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Wolf873

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<p><BR/>Replying to:<BR/><DIV CLASS='Discussion_PostQuote'>ok I guess I should do that. No such thing as a galaxy filter. If i were to upgrade in the future (get a better scope), any scopes that I should consider? bigger dob? <br /> Posted by galaxy_infinite</DIV></p><p>&nbsp;</p><p>Hey galaxy-infinite. I'm also considering getting the telescope you have, could you tell me of your experience with it?&nbsp;&nbsp;</p> <div class="Discussion_UserSignature"> <font size="2" color="#3366ff"><em>The most merciful thing in this world is the human mind's inability to correlate all its contents.</em></font> </div>
 
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galaxy_infinite

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<p><BR/>Replying to:<BR/><DIV CLASS='Discussion_PostQuote'>&nbsp;Hey galaxy-infinite. I'm also considering getting the telescope you have, could you tell me of your experience with it?&nbsp;&nbsp; <br /> Posted by Wolf873</DIV></p><p>I've only had it for 3 days and I'm quite happy with it. After doing a lot of research on the internet, I came to the conclusion that the 6 inch dob was the best to start out with. I would higly reccomend it. I used it to see jupiter and its 4 moons as also as the lunar ecplipse last night. I'm just trying to get better eyepieces and filters to see more. get a dob I am very happy with it.&nbsp;</p> <div class="Discussion_UserSignature"> </div>
 
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doc3170

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<p><BR/>Replying to:<BR/><DIV CLASS='Discussion_PostQuote'>&nbsp;Hey galaxy-infinite. I'm also considering getting the telescope you have, could you tell me of your experience with it?&nbsp;&nbsp; <br />Posted by Wolf873</DIV><br /><br /><font size="2">I have the XT8C, if you have the money I recommend the 8 (or 10) inch Dob.&nbsp; Most of what you're going to view is dimmer than you think.&nbsp; A little more aperture, & learning averted vision will help.&nbsp; </font></p><p><font size="2">Olie</font></p> <div class="Discussion_UserSignature"> </div>
 
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Wolf873

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<p><BR/>Replying to:<BR/><DIV CLASS='Discussion_PostQuote'>I have the XT8C, if you have the money I recommend the 8 (or 10) inch Dob.&nbsp; Most of what you're going to view is dimmer than you think.&nbsp; A little more aperture, & learning averted vision will help.&nbsp; Olie <br /> Posted by doc3170</DIV></p><p>&nbsp;</p><p>Yeah, I can't afford 8 or 10 inch ones. Even if they (You mean nebula or galaxies right?) are dim, they're still distinguishable right? What if I get those extra eye-pieces, the Barlow-Shorty for example or a tri-mag, would they help?&nbsp;<br /> </p> <div class="Discussion_UserSignature"> <font size="2" color="#3366ff"><em>The most merciful thing in this world is the human mind's inability to correlate all its contents.</em></font> </div>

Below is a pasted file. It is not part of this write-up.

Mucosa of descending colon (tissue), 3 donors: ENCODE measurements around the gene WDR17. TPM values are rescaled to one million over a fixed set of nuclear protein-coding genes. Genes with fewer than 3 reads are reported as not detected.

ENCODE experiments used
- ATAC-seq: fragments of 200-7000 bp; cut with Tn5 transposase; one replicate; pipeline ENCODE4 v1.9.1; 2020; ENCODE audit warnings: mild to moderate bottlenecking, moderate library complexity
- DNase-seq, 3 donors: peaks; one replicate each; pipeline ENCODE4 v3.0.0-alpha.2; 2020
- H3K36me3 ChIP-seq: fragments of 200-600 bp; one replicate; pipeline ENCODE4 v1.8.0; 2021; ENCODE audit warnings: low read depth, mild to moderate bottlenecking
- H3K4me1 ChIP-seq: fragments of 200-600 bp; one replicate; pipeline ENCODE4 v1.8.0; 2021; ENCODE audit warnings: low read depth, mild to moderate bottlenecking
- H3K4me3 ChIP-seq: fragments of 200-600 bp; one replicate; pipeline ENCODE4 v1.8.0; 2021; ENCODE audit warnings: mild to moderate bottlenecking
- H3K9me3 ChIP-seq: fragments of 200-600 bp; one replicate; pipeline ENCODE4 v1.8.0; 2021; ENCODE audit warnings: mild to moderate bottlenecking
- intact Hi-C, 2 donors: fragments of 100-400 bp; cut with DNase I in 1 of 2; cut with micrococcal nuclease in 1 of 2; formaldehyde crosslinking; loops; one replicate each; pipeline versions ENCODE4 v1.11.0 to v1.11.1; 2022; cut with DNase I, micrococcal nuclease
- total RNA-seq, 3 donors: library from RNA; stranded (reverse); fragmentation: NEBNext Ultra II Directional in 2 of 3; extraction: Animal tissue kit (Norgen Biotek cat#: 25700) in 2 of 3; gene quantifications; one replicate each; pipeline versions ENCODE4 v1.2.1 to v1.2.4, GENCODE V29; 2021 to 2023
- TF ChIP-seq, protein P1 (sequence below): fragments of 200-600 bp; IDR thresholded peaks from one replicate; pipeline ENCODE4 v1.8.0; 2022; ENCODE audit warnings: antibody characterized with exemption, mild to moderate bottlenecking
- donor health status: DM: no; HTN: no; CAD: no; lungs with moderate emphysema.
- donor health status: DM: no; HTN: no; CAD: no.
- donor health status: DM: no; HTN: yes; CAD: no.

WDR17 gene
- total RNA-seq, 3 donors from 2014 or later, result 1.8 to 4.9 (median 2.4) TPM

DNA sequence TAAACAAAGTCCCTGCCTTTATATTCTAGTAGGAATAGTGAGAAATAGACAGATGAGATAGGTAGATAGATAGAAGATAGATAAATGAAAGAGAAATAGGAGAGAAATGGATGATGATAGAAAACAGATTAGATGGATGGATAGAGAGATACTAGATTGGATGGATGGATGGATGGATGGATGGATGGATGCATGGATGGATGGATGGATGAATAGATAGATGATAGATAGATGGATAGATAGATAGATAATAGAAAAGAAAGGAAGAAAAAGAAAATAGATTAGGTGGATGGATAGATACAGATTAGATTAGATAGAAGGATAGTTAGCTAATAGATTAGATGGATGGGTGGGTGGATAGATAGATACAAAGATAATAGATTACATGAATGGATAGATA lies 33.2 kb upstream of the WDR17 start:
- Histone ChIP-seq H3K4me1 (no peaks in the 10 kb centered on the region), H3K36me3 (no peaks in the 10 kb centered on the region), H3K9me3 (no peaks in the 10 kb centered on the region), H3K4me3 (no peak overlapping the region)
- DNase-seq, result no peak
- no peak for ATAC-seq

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galaxy_infinite

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<p><BR/>Replying to:<BR/><DIV CLASS='Discussion_PostQuote'>I have the XT8C, if you have the money I recommend the 8 (or 10) inch Dob.&nbsp; Most of what you're going to view is dimmer than you think.&nbsp; A little more aperture, & learning averted vision will help.&nbsp; Olie <br /> Posted by doc3170</DIV></p><p>I should have gotten an 8 inch even though I had the money but bills hold me back. </p> <div class="Discussion_UserSignature"> </div>
 
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doc3170

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<p><BR/>Replying to:<BR/><DIV CLASS='Discussion_PostQuote'>&nbsp;Yeah, I can't afford 8 or 10 inch ones. Even if they (You mean nebula or galaxies right?) are dim, they're still distinguishable right? What if I get those extra eye-pieces, the Barlow-Shorty for example or a tri-mag, would they help?&nbsp; <br />Posted by Wolf873</DIV><br /><br /><font size="2">I know how that is : )&nbsp; Yes, Nebulae & Galaxies are dim and they will be distinguishable.&nbsp; Find a good local darksite.&nbsp; A Barlow is a good accessory for certain things, it'll help get more use out of those eye pieces.&nbsp; But they drastically cut light.&nbsp; Barlows are good for bright objects, like the Moon & Planets.&nbsp; </font></p><p><font size="2">Olie</font></p> <div class="Discussion_UserSignature"> </div>
 
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Wolf873

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Didn't wanted to make another post but I finally got my scope yesterday and to my delight the sky was clear last night. I easily spotted Jupiter and two of its moons, sadly it was a bit brighter but I could make out different colors of clouds though. Man why didn't I get this sooner!? Oh well, now I'm thinking of buying eyepieces to get a more closer look at the planet. Thanks to everyone who helped build my confidence in the scope. <div class="Discussion_UserSignature"> <font size="2" color="#3366ff"><em>The most merciful thing in this world is the human mind's inability to correlate all its contents.</em></font> </div>